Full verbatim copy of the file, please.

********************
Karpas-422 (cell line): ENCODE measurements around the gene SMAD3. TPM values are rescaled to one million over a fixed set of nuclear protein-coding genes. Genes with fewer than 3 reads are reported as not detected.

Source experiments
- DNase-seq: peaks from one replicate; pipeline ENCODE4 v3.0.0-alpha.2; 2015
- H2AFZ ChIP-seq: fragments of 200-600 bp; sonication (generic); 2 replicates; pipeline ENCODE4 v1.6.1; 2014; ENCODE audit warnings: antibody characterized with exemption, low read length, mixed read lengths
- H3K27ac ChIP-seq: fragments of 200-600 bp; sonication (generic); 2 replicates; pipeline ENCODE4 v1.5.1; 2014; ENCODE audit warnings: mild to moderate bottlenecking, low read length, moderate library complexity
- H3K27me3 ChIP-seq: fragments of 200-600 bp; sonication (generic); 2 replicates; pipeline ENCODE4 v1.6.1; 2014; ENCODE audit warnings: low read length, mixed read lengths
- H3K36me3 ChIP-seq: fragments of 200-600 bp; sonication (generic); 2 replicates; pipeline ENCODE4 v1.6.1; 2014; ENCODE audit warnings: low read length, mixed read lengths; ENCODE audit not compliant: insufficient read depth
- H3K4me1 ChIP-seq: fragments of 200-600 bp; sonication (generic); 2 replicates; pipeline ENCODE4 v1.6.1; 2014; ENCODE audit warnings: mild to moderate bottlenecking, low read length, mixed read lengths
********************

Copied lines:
Karpas-422 (cell line): ENCODE measurements around the gene SMAD3. TPM values are rescaled to one million over a fixed set of nuclear protein-coding genes. Genes with fewer than 3 reads are reported as not detected.

Source experiments
- DNase-seq: peaks from one replicate; pipeline ENCODE4 v3.0.0-alpha.2; 2015
- H2AFZ ChIP-seq: fragments of 200-600 bp; sonication (generic); 2 replicates; pipeline ENCODE4 v1.6.1; 2014; ENCODE audit warnings: antibody characterized with exemption, low read length, mixed read lengths
- H3K27ac ChIP-seq: fragments of 200-600 bp; sonication (generic); 2 replicates; pipeline ENCODE4 v1.5.1; 2014; ENCODE audit warnings: mild to moderate bottlenecking, low read length, moderate library complexity
- H3K27me3 ChIP-seq: fragments of 200-600 bp; sonication (generic); 2 replicates; pipeline ENCODE4 v1.6.1; 2014; ENCODE audit warnings: low read length, mixed read lengths
- H3K36me3 ChIP-seq: fragments of 200-600 bp; sonication (generic); 2 replicates; pipeline ENCODE4 v1.6.1; 2014; ENCODE audit warnings: low read length, mixed read lengths; ENCODE audit not compliant: insufficient read depth
- H3K4me1 ChIP-seq: fragments of 200-600 bp; sonication (generic); 2 replicates; pipeline ENCODE4 v1.6.1; 2014; ENCODE audit warnings: mild to moderate bottlenecking, low read length, mixed read lengths